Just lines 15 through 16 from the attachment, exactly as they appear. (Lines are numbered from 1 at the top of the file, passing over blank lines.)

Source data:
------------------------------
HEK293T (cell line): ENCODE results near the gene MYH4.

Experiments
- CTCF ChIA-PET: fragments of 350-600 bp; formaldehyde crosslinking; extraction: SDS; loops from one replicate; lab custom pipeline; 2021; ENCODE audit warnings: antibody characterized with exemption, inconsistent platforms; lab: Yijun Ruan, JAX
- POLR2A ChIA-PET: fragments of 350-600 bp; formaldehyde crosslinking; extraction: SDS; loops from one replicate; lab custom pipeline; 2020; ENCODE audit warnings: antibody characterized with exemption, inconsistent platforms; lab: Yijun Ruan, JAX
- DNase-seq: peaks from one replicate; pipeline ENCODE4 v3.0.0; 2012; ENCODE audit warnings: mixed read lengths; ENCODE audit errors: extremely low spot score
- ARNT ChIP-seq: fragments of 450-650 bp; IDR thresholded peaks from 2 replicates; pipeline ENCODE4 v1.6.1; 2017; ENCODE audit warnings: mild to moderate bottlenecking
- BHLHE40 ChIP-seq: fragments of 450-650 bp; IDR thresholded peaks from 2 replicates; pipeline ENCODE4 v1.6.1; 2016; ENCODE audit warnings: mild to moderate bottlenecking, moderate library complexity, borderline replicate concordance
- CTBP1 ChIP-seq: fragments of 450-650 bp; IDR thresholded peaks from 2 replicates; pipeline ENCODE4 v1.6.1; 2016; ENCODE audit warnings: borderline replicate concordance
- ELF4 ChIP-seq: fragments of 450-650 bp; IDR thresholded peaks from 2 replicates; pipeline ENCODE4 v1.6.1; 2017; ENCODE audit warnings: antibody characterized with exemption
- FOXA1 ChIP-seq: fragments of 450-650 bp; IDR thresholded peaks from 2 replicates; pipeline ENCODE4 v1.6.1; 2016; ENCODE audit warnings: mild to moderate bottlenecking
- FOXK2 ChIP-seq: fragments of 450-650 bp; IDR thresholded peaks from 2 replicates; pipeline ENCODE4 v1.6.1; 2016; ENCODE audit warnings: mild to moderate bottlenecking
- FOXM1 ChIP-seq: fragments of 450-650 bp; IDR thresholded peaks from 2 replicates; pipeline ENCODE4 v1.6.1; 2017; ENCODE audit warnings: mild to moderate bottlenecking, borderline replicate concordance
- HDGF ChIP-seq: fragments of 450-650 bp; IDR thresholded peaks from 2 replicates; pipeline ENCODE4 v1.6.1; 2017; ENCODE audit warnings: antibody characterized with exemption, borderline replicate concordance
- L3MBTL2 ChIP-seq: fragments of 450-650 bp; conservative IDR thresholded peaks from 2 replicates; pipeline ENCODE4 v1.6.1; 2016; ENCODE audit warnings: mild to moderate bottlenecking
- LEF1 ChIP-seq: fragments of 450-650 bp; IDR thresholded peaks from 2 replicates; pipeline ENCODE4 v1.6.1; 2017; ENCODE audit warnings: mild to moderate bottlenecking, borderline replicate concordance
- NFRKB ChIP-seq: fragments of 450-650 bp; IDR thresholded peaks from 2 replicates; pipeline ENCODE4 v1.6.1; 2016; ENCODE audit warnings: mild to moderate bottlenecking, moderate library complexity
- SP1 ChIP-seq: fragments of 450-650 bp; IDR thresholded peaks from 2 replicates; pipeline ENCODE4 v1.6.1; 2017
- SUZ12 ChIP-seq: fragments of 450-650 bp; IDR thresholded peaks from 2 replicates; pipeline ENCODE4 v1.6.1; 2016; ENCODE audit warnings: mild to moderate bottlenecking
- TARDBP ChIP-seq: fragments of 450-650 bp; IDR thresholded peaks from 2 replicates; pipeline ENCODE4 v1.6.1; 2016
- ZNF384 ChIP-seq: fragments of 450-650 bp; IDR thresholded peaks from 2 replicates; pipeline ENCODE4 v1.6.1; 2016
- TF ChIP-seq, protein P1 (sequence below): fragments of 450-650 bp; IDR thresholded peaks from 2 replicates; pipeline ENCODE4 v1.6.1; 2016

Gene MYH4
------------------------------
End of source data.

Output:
- LEF1 ChIP-seq: fragments of 450-650 bp; IDR thresholded peaks from 2 replicates; pipeline ENCODE4 v1.6.1; 2017; ENCODE audit warnings: mild to moderate bottlenecking, borderline replicate concordance
- NFRKB ChIP-seq: fragments of 450-650 bp; IDR thresholded peaks from 2 replicates; pipeline ENCODE4 v1.6.1; 2016; ENCODE audit warnings: mild to moderate bottlenecking, moderate library complexity